Steve Ballmer: Microsoft needs to enable Windows 10 Mobile phones "to run Android apps"

Mark Coppock

steve ballmer

Hot on the heels of complaining about Microsoft’s policy to refrain from reporting actual cloud and hardware sales and profits, ex-Microsoft CEO Steve Ballmer had some additional feedback on Microsoft’s current direction. According to an updated version of the same Bloomberg Business report that we referenced earlier, Ballmer isn’t so keen on every aspect of Microsoft’s Windows 10 Mobile strategy.
Speaking about current CEO Satya Nadella’s response to questions about Windows 10 Mobile’s app gap, which was to reference the value of Universal Windows 10 apps in convincing developers to bring apps to Microsoft’s mobile platform, Ballmer had some choice–and perhaps surprising–words.

“That won’t work,” Ballmer commented as Nadella spoke. Instead, the company needs to enable Windows Phones “to run Android apps,” he said.

We can only speculate as to Ballmer’s reasoning, and certainly a more fleshed-out interview would uncover his thinking. Certainly, Ballmer must be aware of Microsoft stalled Android porting effort, Project Astoria, as well as Project Islandwood, the equivalent iOS porting toolset that’s still going strong. And so it’s entirely possible that he means implementing the capability for Windows phones (and here, we’ll assume he meant that with a small “p”, since Windows Phone is of course being phased out) to literally run Android apps, which brings with it a host of problems of its own.
We’ll not speculate too deeply about what Ballmer meant in what was likely a very ad hoc discussion. He’s not a stupid guy, and so we don’t think he’d so easily dismiss the damage that directly running Android apps would do to any hopes of a viable Windows 10 Mobile app ecosystem. And, performance would be a question mark, particularly given that Android itself has its own performance problems (solved primarily by utilizing faster and faster hardware).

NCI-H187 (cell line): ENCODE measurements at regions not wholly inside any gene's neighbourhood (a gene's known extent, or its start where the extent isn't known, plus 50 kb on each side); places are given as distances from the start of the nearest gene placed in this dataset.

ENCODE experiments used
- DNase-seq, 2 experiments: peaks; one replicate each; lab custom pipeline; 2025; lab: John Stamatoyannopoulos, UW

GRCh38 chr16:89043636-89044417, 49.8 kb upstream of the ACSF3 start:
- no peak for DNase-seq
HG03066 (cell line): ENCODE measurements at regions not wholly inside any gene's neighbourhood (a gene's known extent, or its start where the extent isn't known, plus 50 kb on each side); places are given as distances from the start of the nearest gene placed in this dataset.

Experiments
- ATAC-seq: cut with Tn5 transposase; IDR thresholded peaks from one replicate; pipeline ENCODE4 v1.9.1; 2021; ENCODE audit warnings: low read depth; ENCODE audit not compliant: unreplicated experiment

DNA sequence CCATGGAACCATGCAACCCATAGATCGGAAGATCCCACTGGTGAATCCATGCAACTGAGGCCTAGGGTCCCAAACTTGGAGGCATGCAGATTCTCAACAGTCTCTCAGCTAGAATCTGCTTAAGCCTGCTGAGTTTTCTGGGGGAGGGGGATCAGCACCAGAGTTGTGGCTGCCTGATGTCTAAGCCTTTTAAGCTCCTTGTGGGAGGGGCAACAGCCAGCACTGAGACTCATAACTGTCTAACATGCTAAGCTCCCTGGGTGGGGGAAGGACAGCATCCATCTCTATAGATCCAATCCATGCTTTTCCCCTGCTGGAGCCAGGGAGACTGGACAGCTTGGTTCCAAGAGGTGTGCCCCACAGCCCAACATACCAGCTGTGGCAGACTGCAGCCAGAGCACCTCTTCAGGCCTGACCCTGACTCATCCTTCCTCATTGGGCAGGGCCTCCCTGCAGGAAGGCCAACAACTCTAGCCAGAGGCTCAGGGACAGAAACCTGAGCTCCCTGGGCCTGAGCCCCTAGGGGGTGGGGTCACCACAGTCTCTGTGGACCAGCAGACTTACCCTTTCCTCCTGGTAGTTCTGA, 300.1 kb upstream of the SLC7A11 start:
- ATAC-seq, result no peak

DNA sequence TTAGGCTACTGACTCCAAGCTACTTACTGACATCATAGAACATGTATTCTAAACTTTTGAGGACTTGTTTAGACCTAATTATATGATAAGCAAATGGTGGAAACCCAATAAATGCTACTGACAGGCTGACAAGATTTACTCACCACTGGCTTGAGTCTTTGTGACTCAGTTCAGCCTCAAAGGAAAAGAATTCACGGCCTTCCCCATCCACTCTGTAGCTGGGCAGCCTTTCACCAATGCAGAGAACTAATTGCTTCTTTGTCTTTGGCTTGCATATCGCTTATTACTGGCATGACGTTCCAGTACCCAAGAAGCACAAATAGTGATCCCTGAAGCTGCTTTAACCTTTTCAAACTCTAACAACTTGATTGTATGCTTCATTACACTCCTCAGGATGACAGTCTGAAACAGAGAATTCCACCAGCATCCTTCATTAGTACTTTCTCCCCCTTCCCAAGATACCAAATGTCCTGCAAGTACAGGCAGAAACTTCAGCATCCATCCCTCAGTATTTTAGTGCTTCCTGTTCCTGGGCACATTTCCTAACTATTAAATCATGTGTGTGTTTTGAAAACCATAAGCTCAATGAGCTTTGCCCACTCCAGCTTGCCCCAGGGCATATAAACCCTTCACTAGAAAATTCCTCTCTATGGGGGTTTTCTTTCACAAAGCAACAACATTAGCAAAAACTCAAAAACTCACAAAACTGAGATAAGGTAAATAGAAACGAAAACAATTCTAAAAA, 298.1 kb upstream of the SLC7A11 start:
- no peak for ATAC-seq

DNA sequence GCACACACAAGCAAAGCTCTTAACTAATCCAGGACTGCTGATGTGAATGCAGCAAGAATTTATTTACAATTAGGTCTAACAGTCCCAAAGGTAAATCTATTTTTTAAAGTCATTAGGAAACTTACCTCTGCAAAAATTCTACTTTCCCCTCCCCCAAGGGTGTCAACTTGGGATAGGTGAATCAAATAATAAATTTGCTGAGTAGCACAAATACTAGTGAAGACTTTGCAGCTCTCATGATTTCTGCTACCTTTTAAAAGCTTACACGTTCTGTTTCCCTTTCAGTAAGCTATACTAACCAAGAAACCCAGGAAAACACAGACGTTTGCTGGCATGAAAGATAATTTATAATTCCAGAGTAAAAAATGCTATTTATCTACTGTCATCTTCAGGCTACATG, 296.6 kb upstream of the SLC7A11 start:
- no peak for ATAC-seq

While it’s not inconceivable that Microsoft would consider directly supporting Android apps, and the capability has been in place to do so, we find the strategy dubious. Universal Apps leverages the 120 million+ (so far) Windows 10 users already in place, with over a billion anticipated in the next few years. That’s real incentive for developers to support Windows 10 Mobile long-term, given the relatively small additional coding required to support Windows phones. And, Universal Apps would leverage the unique strengths of Windows 10 Mobile, something Android apps will never do.
And so, Mr. Ballmer, if you’d like to expand on your thoughts as reported in Bloomberg, we’d love to hear them. Until then, we’ll assume you were speaking off the cuff, and don’t actually think that native Windows 10 apps are a bad move. Once upon a a time, you would have never overlooked the importance of Windows developers.

There, we reminded you. You’re welcome